Real Life Barbie Dolls

Have you come across the T shirts with the encouraging words

I’m too PRETTY to do MATH

blazoned across them in cute pink lettering? No, nor had I until they were brought to my attention by a member of the London Mathematical Society. The LMS is not happy about these products, and I can’t say I blame them. But how do you do anything effectively about them? Such as get them withdrawn from sale?

Maybe the LMS can learn something from the tale of the Barbie doll and her involvement with maths (this is the UK, so I won’t call it math!). About 20 years ago the manufacturers of Barbie, Mattel, produced a doll which said

Math class is tough.

There was quite a lot of fuss in the US. The Barbie Liberation Organisation doctored dolls (and also the ‘boy’s toy’ GI Joe) swapping their phrases around and returning the altered dolls to the toy store shelves. The shops then resold them to children who had to invent scenarios for Barbies who yelled “Vengeance is mine!” and G.I. Joes who daydreamed “Let’s plan our dream wedding!”. “Call your local TV news” stickers on the back ensured that the media would have genuine recipients to interview as soon as the news broke. By 1992 the dolls had the offending phrase about math removed from their vocabulary, as written up by the business press.

Fast forward to 2010 and we have Computer Engineer Barbie on the market as versatile and eternally youthful Barbie’s 126th career option. Her accessories, still tastefully pink, were apparently chosen (as Mattel points out) with the help of the Society of Women Engineers and the National Academy of Engineering. Her figure is as woman-defyingly impossible as ever, and her footware makes no concession to the practicalities of most workplaces, but I guess this is progress of sorts.

But we won’t get girls thinking about computing or engineering as a career, as long as pre-teens are bombarded with messages saying that maths does not happily coexist with their femininity. That if they do maths they are by definition not ‘pretty’ – so their future lives will, by implication, be devoid of boyfriends and happiness. What can be done to stop these products (not just T-shirts, but also socks and mobile phone covers apparently, as a quick bit of googling showed up) being available? Can some people-power, as was brought to bear on Mattel, stop DavidandGoliath marketing these offensive objects? The company’s byline may say that

our apparel is stupid

but I think most pre-teens’ sense of irony will not be developed enough to appreciate the message that is being touted should not be taken literally. I am heartened to see that Mumsnet are in on the act of writing letters of complaint and my guess is they are a pretty formidable campaigning tool. But if anyone has bright ideas about what the LMS might care to do, or how to kickstart a bit of direct action of their own, Gwynneth Stallard is the Chair of the LMS Women in Mathematics Committee.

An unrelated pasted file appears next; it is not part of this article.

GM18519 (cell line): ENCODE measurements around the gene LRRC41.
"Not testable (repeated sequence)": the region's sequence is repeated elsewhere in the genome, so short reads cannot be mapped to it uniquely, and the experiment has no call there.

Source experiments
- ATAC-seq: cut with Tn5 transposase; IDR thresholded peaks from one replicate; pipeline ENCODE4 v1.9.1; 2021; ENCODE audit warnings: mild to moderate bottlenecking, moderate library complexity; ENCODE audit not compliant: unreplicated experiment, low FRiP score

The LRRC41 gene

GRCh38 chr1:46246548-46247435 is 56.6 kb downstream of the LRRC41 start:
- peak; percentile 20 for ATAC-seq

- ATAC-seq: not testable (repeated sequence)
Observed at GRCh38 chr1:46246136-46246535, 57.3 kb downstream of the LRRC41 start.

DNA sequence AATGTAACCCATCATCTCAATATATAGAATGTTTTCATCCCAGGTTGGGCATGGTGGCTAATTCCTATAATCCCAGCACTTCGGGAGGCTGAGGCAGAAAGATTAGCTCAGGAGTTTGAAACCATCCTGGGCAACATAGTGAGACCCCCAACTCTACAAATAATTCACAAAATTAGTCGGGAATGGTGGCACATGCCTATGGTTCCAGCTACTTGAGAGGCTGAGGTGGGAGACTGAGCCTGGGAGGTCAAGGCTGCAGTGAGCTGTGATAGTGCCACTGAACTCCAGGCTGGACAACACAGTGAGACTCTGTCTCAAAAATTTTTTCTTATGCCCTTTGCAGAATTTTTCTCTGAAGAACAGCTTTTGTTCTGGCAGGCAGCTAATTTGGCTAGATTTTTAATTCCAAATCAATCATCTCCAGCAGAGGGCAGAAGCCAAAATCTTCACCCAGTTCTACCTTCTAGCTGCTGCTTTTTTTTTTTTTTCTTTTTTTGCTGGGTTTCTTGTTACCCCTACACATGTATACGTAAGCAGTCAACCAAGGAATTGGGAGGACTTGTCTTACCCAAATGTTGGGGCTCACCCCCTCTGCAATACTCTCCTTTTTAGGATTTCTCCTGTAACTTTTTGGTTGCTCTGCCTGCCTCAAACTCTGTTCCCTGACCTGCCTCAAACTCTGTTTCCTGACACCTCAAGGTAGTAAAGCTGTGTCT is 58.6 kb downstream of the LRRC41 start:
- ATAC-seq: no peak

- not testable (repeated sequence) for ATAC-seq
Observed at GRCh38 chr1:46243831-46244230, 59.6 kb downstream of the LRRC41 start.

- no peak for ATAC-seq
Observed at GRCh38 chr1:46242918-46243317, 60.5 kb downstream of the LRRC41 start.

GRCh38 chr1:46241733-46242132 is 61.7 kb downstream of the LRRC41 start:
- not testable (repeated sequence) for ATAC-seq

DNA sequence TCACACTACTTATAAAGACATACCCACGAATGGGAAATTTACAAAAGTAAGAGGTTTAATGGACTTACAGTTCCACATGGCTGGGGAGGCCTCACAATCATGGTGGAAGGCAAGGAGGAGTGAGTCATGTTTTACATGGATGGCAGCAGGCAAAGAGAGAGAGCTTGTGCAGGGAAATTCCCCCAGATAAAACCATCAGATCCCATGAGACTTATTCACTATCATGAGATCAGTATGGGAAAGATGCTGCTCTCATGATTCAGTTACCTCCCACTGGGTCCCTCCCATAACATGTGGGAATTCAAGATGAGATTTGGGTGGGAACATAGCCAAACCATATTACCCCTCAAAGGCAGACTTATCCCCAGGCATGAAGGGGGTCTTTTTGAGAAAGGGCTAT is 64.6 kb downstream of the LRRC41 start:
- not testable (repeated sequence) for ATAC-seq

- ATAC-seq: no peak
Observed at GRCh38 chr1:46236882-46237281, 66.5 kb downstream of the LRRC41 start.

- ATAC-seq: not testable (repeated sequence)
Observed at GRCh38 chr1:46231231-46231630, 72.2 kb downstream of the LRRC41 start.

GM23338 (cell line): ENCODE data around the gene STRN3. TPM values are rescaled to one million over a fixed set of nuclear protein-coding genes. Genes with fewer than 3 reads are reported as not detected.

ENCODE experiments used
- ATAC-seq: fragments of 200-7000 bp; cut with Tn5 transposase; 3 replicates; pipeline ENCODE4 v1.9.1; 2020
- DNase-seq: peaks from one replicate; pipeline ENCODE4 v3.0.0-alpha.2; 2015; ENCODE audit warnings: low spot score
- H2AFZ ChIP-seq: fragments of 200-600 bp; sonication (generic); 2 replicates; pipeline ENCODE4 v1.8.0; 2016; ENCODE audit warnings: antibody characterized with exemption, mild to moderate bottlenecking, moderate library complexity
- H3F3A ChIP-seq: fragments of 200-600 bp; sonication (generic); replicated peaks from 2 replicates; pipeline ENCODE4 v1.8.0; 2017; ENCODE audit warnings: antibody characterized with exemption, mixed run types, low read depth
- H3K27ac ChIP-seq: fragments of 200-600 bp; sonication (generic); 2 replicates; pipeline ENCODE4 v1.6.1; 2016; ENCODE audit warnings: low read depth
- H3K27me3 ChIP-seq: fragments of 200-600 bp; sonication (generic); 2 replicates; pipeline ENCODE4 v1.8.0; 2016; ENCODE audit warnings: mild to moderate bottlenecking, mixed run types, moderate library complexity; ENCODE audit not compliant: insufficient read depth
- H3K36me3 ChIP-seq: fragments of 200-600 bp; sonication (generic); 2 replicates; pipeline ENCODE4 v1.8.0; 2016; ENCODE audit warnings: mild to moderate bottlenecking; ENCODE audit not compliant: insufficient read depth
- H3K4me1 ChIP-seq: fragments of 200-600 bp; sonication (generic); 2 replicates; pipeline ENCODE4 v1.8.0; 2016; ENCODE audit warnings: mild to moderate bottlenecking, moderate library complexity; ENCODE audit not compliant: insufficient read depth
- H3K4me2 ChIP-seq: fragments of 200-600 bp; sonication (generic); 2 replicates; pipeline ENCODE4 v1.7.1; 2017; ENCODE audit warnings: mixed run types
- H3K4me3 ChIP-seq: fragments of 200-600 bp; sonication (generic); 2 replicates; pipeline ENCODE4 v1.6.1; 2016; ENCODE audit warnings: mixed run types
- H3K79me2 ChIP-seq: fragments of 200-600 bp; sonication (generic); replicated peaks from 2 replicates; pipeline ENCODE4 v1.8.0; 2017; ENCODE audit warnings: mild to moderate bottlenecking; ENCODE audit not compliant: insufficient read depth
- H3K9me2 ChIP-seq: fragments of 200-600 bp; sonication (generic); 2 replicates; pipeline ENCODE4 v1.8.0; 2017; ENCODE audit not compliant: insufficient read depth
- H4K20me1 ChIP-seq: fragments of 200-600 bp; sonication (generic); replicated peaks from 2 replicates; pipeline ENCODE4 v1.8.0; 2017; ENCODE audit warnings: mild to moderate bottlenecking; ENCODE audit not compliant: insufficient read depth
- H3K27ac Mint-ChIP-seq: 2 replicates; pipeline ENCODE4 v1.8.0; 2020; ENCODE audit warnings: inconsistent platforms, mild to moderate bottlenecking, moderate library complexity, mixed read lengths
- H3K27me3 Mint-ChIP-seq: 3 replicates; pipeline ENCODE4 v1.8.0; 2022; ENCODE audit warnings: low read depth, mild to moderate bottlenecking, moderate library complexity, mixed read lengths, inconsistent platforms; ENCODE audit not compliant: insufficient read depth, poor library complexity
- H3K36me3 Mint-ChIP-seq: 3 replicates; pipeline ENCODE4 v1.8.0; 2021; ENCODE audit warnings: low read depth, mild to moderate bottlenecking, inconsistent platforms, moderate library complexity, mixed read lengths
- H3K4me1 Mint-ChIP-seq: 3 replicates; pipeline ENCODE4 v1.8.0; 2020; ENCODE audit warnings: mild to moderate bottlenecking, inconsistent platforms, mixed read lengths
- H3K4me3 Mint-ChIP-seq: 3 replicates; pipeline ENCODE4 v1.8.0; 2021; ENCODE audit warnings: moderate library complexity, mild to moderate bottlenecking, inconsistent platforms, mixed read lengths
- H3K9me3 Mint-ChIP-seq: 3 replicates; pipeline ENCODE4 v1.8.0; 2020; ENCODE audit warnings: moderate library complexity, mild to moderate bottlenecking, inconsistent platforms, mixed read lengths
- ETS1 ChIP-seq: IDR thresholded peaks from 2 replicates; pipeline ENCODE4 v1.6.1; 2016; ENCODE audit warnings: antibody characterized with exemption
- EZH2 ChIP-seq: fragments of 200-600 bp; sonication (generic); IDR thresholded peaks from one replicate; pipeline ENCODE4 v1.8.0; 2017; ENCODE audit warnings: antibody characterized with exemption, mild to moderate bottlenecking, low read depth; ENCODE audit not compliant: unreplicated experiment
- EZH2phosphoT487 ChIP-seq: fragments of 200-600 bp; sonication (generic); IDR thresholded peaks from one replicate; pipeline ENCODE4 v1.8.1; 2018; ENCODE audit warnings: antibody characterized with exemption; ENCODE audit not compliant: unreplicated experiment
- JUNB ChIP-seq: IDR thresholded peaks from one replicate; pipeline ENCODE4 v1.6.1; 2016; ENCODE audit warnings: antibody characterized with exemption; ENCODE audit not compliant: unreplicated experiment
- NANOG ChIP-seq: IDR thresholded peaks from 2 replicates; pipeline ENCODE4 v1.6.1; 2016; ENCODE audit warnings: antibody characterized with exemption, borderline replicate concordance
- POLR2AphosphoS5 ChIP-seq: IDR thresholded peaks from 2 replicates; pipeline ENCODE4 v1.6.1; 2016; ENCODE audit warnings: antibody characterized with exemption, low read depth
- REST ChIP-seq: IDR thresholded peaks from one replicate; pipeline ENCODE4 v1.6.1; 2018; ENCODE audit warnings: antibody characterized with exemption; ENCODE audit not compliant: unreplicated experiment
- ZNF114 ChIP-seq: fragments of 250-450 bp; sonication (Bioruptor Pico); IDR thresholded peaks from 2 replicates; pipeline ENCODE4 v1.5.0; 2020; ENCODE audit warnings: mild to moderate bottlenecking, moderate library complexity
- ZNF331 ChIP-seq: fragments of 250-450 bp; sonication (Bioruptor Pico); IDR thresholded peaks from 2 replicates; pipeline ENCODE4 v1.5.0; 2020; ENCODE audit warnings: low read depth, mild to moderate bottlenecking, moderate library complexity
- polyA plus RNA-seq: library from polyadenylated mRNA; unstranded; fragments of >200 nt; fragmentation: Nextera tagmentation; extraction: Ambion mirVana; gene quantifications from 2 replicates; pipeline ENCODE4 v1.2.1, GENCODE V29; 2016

The offending Tshirt on sale from DavidandGoliath

Not completely unrelated, I have just come across a recent analysis of advertisements for boys’ and girl’s toys, which highlights just what subliminal – or perhaps not-so-subliminal – messages are being directed at both children and their parents through the medium of ads. Word clouds for the two sexes presents a very visual way of seeing what messages the children will be receiving. Guess what, the top two words for boys are ‘battle’ and ‘power’, whereas for girls it’s ‘love’ and ‘magic’! You’d never believe the two sexes lived in the same world, experiencing the same challenges given such massive differences in what is thought appropriate to put the emphasis on.  But if girls are expected to thrive on magic rather than power, and use that to get them to the top, I’m afraid equality is a long way off and we won’t be seeing a steep rise in girls pursuing maths and science careers.

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25 Responses to Real Life Barbie Dolls

  1. Ursula Martin says:

    A line-up of the Council of said learned society in the aforesaid T-shirts might make a fine and humorous photo-op…..

  2. I think there’s a huge grey area between clearly ironic motifs (e.g. “speak slowly, I’m blonde”) and slogans that just reinforce stereotypes. Given the other motifs in David and Goliath’s T-shirt collection (e.g., “Mel Gibson Fan Club”), I’m more inclined to interpret the slogan as ironic, and I wouldn’t be surprised to see computer science, maths, and physics students in these shirts.

  3. chall says:

    It’s that thing that makes me cringe…. that irony/sarcasm might not be as obvious to pre-teens/teens/in general. Especially since it is one of those “truths” that some people actually still talk about (read “to worry your pretty little head with big questions”).

    I guess it is one of the things I’d hope to be a stereotypical joke, alas I fear that we are not really there yet…. at least not when I think about lots of things I overhear in the world and that are stated by people.

  4. Steve Caplan says:

    Athene,

    Thank you for championing this issue; what an awful way to try to perpetuate inequality.
    I wonder how the women who work for Mattel toys feel about their role in this?

    On the practical side, the only way I see to effectively combat this is through wise and patient parenting (of daughters and sons). Strong and supportive parents can overcome all of the gender unfairness derived from children’s toys and more. Because the environment is virtually flooded with such “inequality traps” for girls, parents need a lot of patience and encouragement to tide their daughters over the stage where they don’t yet understand what is going on–but when they do catch on (at age 7,8 or so), they become so much more confident and resilient. This is speaking from experience.